Principals of Censorship
Student speech and the drug war
When Joseph Frederick, a Juneau, Alaska, high school senior, unrolled a 14-foot banner proclaiming "Bong Hits 4 Jesus" at a 2002 Winter Olympics torch relay rally near his school, he was trying to attract TV cameras. Instead he caught the eye of Deborah Morse, the school's principal, who crossed the street, grabbed the banner, crumpled it up, and suspended Frederick for 10 days.
Morse was offended not by the banner's religious content but by what she took to be its pro-marijuana message. When the U.S. Supreme Court considered the constitutionality of Morse's heavy-handed censorship in March, it seemed a majority might be prepared to accept her interpretation and obligingly carve out a "drug exception" to the First Amendment.
"Illegal drugs and the glorification of the drug culture are profoundly serious problems for our nation," former Solicitor General Kenneth Starr told the Court on behalf of Morse and the school district. Therefore, he implied, a First Amendment that protects a student's right to wear a black armband in protest of the Vietnam War might not protect his right to wear a "Legalize It" T-shirt in protest of the war on drugs.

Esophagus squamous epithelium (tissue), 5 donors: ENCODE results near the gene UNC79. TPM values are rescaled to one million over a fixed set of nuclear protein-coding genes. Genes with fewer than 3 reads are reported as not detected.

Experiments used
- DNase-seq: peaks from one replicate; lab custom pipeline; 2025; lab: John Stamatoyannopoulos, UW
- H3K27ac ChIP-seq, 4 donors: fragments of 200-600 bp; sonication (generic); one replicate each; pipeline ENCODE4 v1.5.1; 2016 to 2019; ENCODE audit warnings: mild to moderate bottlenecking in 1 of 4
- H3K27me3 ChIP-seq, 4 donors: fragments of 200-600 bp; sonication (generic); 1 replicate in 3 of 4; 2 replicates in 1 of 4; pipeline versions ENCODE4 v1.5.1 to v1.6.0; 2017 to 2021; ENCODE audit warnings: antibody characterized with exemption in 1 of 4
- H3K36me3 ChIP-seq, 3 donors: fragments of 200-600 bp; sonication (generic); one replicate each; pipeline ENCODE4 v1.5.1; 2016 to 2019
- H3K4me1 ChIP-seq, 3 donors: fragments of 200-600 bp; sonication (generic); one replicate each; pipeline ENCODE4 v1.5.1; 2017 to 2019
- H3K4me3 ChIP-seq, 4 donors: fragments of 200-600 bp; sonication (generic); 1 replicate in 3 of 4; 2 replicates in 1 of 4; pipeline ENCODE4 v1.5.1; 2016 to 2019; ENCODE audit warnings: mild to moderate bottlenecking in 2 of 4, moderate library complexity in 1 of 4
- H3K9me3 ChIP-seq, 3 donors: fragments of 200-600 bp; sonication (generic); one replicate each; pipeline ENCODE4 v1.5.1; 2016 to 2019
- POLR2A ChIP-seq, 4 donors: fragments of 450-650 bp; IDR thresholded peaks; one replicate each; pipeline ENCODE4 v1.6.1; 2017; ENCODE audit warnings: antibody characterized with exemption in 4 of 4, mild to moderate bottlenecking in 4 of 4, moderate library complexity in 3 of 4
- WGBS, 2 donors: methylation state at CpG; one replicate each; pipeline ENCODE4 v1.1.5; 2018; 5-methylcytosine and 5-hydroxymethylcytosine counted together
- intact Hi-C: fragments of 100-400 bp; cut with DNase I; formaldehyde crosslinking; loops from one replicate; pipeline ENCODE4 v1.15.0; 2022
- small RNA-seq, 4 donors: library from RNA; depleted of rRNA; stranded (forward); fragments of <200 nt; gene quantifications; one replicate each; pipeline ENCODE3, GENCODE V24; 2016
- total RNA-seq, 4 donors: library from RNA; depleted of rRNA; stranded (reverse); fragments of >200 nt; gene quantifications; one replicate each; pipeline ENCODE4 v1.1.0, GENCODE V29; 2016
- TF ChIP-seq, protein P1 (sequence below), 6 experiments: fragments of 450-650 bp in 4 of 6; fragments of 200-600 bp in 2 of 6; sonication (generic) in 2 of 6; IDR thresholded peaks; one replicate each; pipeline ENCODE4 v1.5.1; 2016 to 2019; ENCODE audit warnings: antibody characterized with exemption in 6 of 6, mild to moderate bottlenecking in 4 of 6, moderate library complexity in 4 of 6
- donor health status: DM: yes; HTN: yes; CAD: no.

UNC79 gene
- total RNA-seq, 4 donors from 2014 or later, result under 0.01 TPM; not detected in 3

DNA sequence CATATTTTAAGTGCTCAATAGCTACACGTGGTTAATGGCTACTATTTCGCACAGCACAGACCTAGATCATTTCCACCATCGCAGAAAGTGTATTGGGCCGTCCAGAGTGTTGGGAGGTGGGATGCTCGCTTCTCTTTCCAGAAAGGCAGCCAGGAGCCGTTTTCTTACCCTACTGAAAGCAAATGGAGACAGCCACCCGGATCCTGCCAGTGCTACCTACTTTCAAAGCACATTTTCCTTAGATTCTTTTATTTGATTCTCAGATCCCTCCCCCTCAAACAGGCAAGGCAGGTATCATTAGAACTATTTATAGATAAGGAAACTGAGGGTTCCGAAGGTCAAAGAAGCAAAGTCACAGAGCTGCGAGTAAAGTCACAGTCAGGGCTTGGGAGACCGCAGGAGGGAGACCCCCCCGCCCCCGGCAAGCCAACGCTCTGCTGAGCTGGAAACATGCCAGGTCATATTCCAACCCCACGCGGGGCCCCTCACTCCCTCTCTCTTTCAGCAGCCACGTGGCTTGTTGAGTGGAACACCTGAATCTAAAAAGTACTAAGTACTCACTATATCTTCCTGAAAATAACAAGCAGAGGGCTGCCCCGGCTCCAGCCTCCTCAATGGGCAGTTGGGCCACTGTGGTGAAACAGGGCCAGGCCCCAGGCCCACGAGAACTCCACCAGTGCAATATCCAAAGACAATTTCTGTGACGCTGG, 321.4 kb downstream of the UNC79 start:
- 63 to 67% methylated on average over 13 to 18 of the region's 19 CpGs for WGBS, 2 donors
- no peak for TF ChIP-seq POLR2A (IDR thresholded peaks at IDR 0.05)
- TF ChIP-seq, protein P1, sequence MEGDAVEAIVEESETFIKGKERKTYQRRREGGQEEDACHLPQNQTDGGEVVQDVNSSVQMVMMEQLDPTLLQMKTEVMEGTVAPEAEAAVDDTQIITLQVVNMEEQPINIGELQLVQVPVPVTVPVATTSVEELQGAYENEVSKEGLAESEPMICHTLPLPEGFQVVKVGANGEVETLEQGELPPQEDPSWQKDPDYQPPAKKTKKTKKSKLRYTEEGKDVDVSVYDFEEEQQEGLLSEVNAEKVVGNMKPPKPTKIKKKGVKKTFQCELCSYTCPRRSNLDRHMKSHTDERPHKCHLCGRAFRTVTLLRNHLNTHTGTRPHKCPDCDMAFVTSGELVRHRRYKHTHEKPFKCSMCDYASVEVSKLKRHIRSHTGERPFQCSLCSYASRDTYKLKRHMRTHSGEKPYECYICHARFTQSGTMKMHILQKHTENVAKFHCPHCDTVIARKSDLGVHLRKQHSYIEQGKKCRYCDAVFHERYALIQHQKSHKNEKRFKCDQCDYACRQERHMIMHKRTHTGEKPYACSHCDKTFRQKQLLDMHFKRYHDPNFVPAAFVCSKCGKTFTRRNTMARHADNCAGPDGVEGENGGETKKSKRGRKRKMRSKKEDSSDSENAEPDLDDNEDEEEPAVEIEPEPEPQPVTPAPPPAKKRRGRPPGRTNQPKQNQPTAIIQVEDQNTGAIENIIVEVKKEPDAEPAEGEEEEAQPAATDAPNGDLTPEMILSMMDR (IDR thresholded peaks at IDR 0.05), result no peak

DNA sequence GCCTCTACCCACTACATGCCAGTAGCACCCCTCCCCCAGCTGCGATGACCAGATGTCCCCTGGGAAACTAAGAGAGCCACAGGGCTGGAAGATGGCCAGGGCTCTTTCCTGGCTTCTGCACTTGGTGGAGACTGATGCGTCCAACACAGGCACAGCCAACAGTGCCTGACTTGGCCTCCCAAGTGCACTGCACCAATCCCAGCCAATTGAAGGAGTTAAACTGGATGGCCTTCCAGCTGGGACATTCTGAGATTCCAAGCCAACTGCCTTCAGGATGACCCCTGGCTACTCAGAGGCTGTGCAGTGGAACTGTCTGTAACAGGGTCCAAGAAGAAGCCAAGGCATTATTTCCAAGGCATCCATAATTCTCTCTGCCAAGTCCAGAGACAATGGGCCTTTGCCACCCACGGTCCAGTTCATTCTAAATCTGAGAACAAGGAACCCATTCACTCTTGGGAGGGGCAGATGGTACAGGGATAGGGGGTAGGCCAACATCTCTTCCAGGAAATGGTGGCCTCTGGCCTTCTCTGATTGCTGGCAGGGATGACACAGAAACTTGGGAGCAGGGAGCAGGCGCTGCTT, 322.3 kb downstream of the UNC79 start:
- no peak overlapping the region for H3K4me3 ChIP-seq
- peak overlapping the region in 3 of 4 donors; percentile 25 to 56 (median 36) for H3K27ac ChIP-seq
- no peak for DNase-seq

Frederick's lawyer asserted that the student's banner, which he displayed at a privately sponsored, off-campus event for which students were released from class but to which he came directly from home, did not disrupt school. Justice Anthony Kennedy, a swing vote whom The New York Times alarmingly described as "perhaps the most speech-protective of the justices," disagreed, saying the banner was "completely disruptive" because it contradicted "the message…the school wanted to promote."
The Bush administration, siding with the school district, endorsed a similarly broad understanding of disruption, saying a school "does not have to tolerate a message that is inconsistent" with its educational mission. Justice Samuel Alito called this argument "very, very disturbing," noting that schools could suppress a wide range of speech "under the banner of getting rid of speech that's inconsistent with educational missions"—a banner even vaguer than "Bong Hits 4 Jesus."